As a homeowner, the idea of a stranger on your property can be distasteful and even unnerving. Occasionally, homeowners are subject to an easement without their knowledge.
An easement is a legal right of way granted to a particular individual to cross, enter, and/or use another’s land for a specific purpose and can be owned by a third person or party that directly involves your property.1 An easement held by you allows you access to a particular portion of land that you do not own. Three common reasons for an easement are in the case of a landlocked piece of land, the installation of natural gas pipelines, and the installation of sewer lines.2
Properties with easements are referred to as “servient land.” Servient landowners are generally allowed to do as they wish with their property, so long as it doesn’t hinder the easement holder from using the easement for its designated purpose. For example, if another neighboring homeowner has an easement allowing a driveway or road to run through your land, you can’t implement a fence blocking the use of said driveway.1
On the other hand, if you are the homeowner for which the driveway was implemented and you hold the easement, you are considered the “dominant land.” In these circumstances, you are allowed to use the road as the easement grants, as long that you do not impose an “unreasonable burden” upon the servient land.1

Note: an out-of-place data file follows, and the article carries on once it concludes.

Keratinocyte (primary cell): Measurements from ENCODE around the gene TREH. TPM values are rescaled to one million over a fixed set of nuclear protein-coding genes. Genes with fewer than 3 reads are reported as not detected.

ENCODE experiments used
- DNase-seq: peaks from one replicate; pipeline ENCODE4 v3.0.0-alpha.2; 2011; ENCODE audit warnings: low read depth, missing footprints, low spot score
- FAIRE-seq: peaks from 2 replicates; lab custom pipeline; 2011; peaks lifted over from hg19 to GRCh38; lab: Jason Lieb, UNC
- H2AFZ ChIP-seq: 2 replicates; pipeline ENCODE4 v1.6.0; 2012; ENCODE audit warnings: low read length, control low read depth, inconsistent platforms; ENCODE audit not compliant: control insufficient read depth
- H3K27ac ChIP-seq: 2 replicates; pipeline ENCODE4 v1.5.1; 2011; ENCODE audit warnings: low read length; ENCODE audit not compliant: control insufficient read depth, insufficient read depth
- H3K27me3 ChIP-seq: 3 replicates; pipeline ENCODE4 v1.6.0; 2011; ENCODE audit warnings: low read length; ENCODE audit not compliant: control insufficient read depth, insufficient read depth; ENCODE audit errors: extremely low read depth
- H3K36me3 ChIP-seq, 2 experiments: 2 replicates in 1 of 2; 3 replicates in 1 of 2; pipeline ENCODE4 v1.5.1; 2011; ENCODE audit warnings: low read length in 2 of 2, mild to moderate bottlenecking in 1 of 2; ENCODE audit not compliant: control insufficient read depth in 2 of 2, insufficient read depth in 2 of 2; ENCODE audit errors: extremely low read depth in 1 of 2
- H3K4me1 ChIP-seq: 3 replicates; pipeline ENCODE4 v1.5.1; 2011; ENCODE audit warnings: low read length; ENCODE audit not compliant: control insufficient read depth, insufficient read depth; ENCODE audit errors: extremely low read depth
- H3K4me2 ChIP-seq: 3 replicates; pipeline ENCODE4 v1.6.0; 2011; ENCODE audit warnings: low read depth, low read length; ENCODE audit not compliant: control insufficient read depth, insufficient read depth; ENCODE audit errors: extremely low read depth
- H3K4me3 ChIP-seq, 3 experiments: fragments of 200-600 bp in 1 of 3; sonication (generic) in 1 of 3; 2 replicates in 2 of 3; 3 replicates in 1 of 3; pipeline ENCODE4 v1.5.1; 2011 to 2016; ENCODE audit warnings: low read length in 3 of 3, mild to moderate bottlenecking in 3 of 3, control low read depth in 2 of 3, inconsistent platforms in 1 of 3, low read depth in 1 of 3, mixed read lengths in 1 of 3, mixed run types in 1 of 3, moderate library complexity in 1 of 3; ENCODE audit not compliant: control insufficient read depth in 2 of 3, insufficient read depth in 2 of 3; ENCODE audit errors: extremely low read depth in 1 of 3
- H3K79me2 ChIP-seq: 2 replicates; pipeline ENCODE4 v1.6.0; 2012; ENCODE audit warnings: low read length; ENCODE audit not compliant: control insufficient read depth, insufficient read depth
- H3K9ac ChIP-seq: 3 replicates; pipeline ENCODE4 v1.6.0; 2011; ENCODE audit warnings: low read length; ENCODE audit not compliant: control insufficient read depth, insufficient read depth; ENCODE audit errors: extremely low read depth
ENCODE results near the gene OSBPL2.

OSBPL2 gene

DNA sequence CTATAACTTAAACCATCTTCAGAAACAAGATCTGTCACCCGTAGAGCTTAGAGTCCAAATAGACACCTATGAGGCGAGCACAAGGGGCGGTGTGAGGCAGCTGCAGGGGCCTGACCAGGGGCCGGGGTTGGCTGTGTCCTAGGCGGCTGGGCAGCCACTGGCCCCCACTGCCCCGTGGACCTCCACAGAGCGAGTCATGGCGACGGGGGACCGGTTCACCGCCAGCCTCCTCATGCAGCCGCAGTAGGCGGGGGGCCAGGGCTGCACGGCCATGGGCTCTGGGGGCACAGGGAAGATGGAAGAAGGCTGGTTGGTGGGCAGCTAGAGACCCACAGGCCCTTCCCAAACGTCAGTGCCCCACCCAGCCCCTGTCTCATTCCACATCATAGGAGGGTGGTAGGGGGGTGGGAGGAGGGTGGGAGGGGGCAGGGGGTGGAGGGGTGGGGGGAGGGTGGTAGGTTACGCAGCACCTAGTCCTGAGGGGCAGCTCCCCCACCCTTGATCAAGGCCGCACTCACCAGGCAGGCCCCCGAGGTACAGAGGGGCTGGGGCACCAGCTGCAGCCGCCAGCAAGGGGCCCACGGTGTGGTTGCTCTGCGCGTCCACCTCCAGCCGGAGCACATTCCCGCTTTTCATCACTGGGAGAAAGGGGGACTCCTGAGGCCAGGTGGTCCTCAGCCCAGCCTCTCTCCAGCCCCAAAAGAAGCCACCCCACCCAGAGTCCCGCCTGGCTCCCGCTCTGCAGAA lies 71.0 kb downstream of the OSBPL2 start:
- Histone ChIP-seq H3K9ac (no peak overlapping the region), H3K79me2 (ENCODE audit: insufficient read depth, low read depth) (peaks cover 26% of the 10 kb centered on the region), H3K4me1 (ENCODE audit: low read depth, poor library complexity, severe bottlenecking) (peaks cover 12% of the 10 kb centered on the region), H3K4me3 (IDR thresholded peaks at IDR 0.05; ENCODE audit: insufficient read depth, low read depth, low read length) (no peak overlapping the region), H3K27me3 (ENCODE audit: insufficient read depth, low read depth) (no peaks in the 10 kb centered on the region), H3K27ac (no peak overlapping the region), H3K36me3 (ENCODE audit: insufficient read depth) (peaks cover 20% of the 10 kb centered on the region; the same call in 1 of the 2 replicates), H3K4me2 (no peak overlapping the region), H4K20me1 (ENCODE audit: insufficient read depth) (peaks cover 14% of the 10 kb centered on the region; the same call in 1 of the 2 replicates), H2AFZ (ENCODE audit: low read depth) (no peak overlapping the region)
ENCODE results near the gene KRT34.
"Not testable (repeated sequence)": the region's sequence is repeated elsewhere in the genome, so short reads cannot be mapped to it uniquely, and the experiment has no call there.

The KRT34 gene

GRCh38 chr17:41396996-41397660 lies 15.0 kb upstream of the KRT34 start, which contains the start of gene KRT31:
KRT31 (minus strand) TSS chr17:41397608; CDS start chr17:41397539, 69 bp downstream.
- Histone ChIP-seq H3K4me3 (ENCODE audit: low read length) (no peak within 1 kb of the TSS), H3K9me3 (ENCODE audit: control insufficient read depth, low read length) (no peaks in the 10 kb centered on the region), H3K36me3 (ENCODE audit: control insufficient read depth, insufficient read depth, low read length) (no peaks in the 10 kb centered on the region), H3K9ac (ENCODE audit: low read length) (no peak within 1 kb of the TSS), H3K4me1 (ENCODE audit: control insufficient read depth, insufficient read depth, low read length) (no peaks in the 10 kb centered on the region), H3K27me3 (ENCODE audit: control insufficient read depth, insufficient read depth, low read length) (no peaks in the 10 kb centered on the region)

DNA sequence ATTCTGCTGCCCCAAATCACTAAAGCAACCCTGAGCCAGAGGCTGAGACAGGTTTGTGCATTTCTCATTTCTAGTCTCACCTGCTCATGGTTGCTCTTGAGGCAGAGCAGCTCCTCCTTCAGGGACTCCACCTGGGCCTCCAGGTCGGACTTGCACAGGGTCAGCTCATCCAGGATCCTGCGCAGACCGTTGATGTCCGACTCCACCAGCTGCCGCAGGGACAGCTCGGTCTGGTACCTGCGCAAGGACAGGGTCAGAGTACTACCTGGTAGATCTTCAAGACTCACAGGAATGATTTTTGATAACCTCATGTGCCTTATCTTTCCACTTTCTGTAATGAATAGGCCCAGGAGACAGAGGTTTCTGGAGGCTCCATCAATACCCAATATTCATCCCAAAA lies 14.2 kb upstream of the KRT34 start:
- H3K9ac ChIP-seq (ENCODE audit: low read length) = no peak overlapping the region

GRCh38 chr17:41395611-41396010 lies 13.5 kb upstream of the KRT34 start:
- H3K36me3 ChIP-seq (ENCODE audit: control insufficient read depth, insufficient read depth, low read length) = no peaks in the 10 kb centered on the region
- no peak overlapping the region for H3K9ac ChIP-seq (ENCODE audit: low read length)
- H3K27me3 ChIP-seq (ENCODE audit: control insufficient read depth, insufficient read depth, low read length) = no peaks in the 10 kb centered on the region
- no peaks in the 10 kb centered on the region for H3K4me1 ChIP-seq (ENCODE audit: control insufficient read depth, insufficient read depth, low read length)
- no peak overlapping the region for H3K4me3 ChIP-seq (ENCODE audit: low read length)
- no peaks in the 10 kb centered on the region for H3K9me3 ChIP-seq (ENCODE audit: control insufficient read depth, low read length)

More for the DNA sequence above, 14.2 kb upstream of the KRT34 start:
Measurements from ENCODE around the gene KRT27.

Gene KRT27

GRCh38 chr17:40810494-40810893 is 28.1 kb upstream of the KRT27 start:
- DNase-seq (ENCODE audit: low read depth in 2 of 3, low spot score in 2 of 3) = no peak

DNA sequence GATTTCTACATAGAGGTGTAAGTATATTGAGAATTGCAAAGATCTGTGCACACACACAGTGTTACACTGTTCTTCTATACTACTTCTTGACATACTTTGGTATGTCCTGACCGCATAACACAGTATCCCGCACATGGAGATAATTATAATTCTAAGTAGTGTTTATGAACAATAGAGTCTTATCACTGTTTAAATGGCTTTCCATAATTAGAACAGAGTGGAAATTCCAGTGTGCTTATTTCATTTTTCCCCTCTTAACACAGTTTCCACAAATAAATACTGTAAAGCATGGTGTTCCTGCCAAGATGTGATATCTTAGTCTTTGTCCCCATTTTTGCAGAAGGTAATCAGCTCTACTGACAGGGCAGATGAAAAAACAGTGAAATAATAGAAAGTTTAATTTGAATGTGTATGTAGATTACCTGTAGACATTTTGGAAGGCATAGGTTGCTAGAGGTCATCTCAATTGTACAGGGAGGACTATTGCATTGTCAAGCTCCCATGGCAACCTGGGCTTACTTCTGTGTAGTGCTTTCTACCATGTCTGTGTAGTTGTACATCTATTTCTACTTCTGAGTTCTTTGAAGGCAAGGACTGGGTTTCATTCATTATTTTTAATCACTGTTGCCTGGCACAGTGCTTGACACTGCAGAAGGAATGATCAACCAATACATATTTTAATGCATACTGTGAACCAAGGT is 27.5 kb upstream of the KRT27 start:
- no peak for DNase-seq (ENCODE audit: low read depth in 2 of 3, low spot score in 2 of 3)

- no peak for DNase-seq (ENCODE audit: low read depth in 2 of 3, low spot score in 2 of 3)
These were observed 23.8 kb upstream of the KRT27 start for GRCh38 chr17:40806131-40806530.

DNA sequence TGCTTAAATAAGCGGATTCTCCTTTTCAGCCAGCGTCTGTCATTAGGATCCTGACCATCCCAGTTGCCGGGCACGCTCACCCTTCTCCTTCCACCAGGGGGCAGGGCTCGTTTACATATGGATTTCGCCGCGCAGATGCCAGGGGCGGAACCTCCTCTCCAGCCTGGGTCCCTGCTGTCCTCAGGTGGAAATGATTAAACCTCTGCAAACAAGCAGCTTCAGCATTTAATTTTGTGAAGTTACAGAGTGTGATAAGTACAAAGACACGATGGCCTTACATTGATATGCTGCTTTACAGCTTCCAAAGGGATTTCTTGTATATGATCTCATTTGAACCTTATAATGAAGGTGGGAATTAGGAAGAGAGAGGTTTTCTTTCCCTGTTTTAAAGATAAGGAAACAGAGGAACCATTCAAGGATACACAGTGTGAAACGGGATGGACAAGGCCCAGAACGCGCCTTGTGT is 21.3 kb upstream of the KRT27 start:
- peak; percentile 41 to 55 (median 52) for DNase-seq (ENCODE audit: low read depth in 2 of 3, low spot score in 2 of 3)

Easements like the ones seen for neighborhoods and subdivisions are typically created expressly through deeds, HOA agreements, contracts, or other written documents that explicitly detail the conditions of the easement.1
Easements may have little impact on the overall value of your property. Most property owners still have full use of their property and rarely experience any negative consequences.3 Easements are fairly common, especially those devised for utility purposes, as mentioned previously. This is especially true if a majority of your neighbors are subject to the same easement terms.
Cynthia Myers, contributor at The Nest, says “As a general rule, the size and specific type of easement that has been used will directly influence how it affects the overall value of your land.”4
Generally, easements last forever, but there are ways they can be terminated. According to Law Shelf, the methods to terminating an easement include:
Release: Both parties agree to end the easement for a given reason.
Expiration: If the easement was developed for a specific time duration, such as the completion of a construction project, the easement will become void after said date or upon said completion.
Merger: If a property owner acquires both the dominant and servient land, an easement is no longer necessary.
Abandonment: If the easement holder stopped usage or clearly indicates his or her intention of giving up ownership of the easement, it will end.
Owners can get peace of mind when they have access to sufficient information explaining any easements that impact their property. Easements are easy to navigate with the help of the experienced professionals at Bannister, Wyatt, & Stalvey. Contact one of our attorneys today for guidance on how easements may affect you and your property.